Tree Cover Mediates the Effect of Artificial Light on Urban Bats
The response of bats to ALAN ranges from some opportunistic species taking advantage of insect aggregations around street lamps, particularly those emitting ultraviolet (UV) light, to others avoiding lit areas at all. Here, we investigated the effect of tree cover on the relationship between ALAN and bats in Berlin, Germany. Published 2019 in: Frontiers in Ecology and Evolution.
Conservation leadership must account for cultural differences
Effective leaders are critical in determining successful outcomes of conservation programs. In this review we asked the question whether, and how, the influence of cultural context was acknowledged when describing successful leadership attributes of conservation leadership. Published 2018 in: Journal for Nature Conservation and a short summary can be found here: https://spark.adobe.com/page/zjWyU5qMSpAm8/?fbclid=IwAR3clPKiuOTvNWHCqVSOs80QumWQNTksmBMBn0RCRUGdSgkz-z6tja_sE-4
Importance of Wetlands to Bats on a Dry Continent: a Review and Meta-Analysis
Australia has diverse landscapes ranging from wet tropical regions in the North to temperate regions in the South and a vast arid interior. Our aim was to determine whether wetlands were important for Australia’s bat communities, identify the environmental gradients influencing this importance, and review the threats to wetland bat communities combining a review and meta-analysis. Published 2018 in: Hystrix, the Italian Journal of Mammalogy.
Differential use of Highway Underpasses by Bats
Roads can form barriers to movement for many species, and may reduce the ability of individuals to access foraging and breeding habitat. In this study, we investigated whether the flight patterns of insectivorous bats influenced their use of underpasses. Published 2017 in: Biological Conservation.
When Ecological Information Meets High Wildlife Value Orientations: Influencing Preferences of Nearby Residents for Urban Wetlands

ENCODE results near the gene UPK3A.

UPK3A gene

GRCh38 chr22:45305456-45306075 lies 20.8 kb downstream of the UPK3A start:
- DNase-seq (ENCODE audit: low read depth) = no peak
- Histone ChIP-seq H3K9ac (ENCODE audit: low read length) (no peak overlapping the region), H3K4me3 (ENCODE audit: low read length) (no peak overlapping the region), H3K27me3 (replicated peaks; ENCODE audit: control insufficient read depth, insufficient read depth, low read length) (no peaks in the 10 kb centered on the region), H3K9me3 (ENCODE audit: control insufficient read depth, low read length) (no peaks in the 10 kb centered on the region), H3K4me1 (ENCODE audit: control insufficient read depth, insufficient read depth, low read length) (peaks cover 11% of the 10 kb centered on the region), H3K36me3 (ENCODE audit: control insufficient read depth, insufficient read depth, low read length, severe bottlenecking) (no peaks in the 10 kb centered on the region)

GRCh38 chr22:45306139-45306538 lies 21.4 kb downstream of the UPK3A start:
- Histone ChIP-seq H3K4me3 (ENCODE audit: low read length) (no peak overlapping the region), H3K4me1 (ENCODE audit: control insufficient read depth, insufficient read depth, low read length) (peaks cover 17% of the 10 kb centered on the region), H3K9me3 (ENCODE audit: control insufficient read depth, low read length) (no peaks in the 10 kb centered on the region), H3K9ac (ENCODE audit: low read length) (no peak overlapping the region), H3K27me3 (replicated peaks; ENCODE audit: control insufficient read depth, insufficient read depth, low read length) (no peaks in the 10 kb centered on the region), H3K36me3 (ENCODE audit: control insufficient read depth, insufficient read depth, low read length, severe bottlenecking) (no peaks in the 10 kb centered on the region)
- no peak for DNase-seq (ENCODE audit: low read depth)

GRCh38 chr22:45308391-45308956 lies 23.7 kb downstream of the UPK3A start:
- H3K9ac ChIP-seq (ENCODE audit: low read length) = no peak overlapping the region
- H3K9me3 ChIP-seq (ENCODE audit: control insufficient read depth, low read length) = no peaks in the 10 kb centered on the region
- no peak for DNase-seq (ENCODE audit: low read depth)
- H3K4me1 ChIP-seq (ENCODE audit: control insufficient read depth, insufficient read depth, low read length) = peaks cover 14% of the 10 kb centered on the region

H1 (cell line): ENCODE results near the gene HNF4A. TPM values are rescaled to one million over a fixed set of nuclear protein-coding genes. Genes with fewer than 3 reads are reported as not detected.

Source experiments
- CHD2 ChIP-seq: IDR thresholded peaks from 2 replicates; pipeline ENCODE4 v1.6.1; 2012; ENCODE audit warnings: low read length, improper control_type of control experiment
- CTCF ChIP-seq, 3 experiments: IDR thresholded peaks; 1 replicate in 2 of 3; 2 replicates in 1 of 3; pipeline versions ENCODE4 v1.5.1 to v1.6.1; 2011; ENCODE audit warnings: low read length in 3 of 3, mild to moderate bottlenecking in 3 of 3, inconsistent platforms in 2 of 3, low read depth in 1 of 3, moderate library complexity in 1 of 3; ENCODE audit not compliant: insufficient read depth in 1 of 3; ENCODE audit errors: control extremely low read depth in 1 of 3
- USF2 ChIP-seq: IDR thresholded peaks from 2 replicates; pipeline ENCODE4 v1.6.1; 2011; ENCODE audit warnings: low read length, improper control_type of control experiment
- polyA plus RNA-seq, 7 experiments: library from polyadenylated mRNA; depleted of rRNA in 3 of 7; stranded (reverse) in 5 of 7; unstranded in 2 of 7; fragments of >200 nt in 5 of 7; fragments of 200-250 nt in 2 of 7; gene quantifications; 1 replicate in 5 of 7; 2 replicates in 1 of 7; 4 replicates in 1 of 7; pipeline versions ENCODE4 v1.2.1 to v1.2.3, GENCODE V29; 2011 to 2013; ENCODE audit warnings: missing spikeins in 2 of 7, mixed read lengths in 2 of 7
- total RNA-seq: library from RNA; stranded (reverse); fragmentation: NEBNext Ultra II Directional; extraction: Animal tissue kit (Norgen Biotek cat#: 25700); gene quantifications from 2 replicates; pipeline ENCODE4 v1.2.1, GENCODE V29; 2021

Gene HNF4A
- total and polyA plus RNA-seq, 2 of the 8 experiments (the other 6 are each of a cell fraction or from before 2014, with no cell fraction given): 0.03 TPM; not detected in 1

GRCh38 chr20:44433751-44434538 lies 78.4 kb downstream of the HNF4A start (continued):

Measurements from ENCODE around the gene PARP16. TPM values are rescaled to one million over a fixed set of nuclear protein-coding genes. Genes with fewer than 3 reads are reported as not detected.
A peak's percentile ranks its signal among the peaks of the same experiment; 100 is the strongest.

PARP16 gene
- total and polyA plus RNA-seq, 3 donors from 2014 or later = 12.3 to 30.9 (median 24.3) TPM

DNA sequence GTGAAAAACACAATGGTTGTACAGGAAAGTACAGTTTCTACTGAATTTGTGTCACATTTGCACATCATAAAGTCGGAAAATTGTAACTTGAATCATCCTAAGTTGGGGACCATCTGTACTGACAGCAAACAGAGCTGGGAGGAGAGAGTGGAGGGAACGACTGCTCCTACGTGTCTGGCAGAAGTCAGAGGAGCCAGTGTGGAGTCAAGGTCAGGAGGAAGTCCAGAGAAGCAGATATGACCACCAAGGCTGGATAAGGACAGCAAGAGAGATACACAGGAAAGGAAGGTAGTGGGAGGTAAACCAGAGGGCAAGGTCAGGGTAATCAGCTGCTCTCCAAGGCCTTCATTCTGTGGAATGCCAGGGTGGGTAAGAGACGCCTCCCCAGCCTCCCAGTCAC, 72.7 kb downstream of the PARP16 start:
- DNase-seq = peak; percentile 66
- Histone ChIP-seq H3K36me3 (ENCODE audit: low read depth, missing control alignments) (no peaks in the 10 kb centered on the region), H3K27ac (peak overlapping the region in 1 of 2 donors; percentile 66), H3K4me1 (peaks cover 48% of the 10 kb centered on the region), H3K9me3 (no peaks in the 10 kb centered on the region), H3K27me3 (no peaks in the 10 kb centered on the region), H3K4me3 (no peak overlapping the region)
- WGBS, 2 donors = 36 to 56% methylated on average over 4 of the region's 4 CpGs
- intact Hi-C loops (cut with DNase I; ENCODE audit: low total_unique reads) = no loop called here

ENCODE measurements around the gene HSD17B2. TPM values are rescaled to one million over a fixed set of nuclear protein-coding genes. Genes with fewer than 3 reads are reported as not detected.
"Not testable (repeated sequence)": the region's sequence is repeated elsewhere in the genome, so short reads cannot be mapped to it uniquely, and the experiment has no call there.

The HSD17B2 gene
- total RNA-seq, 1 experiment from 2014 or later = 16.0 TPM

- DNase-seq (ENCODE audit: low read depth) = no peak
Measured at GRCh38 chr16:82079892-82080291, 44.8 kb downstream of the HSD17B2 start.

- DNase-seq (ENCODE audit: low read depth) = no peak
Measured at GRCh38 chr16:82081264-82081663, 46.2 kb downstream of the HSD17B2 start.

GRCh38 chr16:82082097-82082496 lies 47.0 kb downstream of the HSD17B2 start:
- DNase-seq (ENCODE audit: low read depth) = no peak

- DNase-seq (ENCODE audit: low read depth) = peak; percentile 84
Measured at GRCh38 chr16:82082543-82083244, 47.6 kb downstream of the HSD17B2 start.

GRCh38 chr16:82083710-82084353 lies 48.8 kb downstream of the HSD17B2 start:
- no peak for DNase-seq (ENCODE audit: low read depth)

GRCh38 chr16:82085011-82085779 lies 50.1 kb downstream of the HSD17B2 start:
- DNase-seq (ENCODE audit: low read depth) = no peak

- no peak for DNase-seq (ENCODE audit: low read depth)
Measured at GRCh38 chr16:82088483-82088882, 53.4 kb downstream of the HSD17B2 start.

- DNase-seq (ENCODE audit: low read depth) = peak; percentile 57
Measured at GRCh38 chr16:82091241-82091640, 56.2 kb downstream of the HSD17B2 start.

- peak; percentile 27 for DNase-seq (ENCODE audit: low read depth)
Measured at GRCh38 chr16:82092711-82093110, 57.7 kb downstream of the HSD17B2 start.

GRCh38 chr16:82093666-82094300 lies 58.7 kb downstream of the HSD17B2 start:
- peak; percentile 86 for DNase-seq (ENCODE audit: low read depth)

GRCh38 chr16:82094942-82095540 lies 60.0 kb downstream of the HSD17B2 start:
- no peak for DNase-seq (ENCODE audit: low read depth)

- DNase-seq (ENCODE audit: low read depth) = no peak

Here, we investigated the mediating role of wildlife value orientations in influencing preferences for urban wetlands through the provision of ecological information (based on insectivorous bats).We found that preferences for landscapes can be influenced by providing information that is consistent with value orientations. Published 2016 in: Human Dimensions of Wildlife
Urban bat communities are affected by wetland size, quality, and pollution levels
In this study, we investigated the role of wetlands in urban bat conservation and examine local and landscape factors driving bat species richness and activity. We found that wetlands form critical habitats for insectivorous bats in urban environments and that large, unlit, and unpolluted wetlands flanked by high tree cover in close proximity to bushland contribute most to the richness of the bat community. Published 2016 in: Ecology and Evolution.
The Shared Habitat: Understanding and Linking the Needs of Insectivorous Bats and People at Urban Wetlands (PhD thesis, 2015)
Urban wetlands can be hotspots for biodiversity but are often managed for human benefits. Understanding and linking the potentially conflicting needs of people and wildlife in urban wetlands will allow us to create and manage wetlands that maintain biodiversity in human-dominated areas. Biodiverse urban wetlands may also encourage human contact with nature contributing to people’s health and well-being. However, for many faunal taxa, little is known about the role that wetlands play in supporting urban biodiversity. For example, insectivorous bats often occur in urban areas, but the importance of urban wetlands as a source of food, and the characteristics of ‘bat-friendly’ wetlands are largely unknown. The aims of this interdisciplinary PhD research were to i) understand the role of wetlands for insectivorous bats in an urban environment, ii) identify the landscape- and local-scale attributes of wetlands that drive the occurrence of insectivorous bats and noturnal flying insects, and iii) determine the aesthetic preferences of local residents for wetlands and the effect of ecological information on these preferences.